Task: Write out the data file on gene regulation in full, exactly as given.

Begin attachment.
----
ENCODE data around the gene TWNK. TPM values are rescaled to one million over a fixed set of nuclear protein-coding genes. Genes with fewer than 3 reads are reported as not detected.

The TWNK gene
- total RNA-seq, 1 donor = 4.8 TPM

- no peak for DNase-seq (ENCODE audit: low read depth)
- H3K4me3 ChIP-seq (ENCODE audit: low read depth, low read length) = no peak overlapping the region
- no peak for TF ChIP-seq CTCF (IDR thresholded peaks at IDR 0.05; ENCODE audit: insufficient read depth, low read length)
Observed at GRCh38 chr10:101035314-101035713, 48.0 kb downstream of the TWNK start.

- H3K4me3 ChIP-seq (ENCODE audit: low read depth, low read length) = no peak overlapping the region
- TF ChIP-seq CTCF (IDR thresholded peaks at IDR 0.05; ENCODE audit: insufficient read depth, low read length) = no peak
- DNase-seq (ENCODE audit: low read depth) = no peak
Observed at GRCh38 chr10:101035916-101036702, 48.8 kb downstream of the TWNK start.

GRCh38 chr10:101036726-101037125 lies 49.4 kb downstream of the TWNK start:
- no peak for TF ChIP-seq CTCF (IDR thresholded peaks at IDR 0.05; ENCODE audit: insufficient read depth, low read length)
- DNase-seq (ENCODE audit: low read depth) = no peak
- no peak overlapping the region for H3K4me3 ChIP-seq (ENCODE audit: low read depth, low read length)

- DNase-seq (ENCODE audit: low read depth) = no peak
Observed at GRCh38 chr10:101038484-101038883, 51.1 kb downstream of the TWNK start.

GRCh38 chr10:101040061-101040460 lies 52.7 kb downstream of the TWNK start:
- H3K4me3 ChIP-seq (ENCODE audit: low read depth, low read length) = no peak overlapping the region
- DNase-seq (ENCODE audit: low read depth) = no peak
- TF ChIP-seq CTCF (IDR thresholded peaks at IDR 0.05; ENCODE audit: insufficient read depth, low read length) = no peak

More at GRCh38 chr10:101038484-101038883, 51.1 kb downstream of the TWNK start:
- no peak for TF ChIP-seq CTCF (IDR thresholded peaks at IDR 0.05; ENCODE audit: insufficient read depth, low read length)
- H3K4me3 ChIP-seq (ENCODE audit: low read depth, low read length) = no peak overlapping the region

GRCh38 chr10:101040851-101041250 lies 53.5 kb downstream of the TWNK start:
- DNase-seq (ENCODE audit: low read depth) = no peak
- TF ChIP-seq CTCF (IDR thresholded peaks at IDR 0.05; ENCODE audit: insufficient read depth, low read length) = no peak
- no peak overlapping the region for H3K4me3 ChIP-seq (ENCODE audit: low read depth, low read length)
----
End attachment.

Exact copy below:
ENCODE data around the gene TWNK. TPM values are rescaled to one million over a fixed set of nuclear protein-coding genes. Genes with fewer than 3 reads are reported as not detected.

The TWNK gene
- total RNA-seq, 1 donor = 4.8 TPM

- no peak for DNase-seq (ENCODE audit: low read depth)
- H3K4me3 ChIP-seq (ENCODE audit: low read depth, low read length) = no peak overlapping the region
- no peak for TF ChIP-seq CTCF (IDR thresholded peaks at IDR 0.05; ENCODE audit: insufficient read depth, low read length)
Observed at GRCh38 chr10:101035314-101035713, 48.0 kb downstream of the TWNK start.

- H3K4me3 ChIP-seq (ENCODE audit: low read depth, low read length) = no peak overlapping the region
- TF ChIP-seq CTCF (IDR thresholded peaks at IDR 0.05; ENCODE audit: insufficient read depth, low read length) = no peak
- DNase-seq (ENCODE audit: low read depth) = no peak
Observed at GRCh38 chr10:101035916-101036702, 48.8 kb downstream of the TWNK start.

GRCh38 chr10:101036726-101037125 lies 49.4 kb downstream of the TWNK start:
- no peak for TF ChIP-seq CTCF (IDR thresholded peaks at IDR 0.05; ENCODE audit: insufficient read depth, low read length)
- DNase-seq (ENCODE audit: low read depth) = no peak
- no peak overlapping the region for H3K4me3 ChIP-seq (ENCODE audit: low read depth, low read length)

- DNase-seq (ENCODE audit: low read depth) = no peak
Observed at GRCh38 chr10:101038484-101038883, 51.1 kb downstream of the TWNK start.

GRCh38 chr10:101040061-101040460 lies 52.7 kb downstream of the TWNK start:
- H3K4me3 ChIP-seq (ENCODE audit: low read depth, low read length) = no peak overlapping the region
- DNase-seq (ENCODE audit: low read depth) = no peak
- TF ChIP-seq CTCF (IDR thresholded peaks at IDR 0.05; ENCODE audit: insufficient read depth, low read length) = no peak

More at GRCh38 chr10:101038484-101038883, 51.1 kb downstream of the TWNK start:
- no peak for TF ChIP-seq CTCF (IDR thresholded peaks at IDR 0.05; ENCODE audit: insufficient read depth, low read length)
- H3K4me3 ChIP-seq (ENCODE audit: low read depth, low read length) = no peak overlapping the region

GRCh38 chr10:101040851-101041250 lies 53.5 kb downstream of the TWNK start:
- DNase-seq (ENCODE audit: low read depth) = no peak
- TF ChIP-seq CTCF (IDR thresholded peaks at IDR 0.05; ENCODE audit: insufficient read depth, low read length) = no peak
- no peak overlapping the region for H3K4me3 ChIP-seq (ENCODE audit: low read depth, low read length)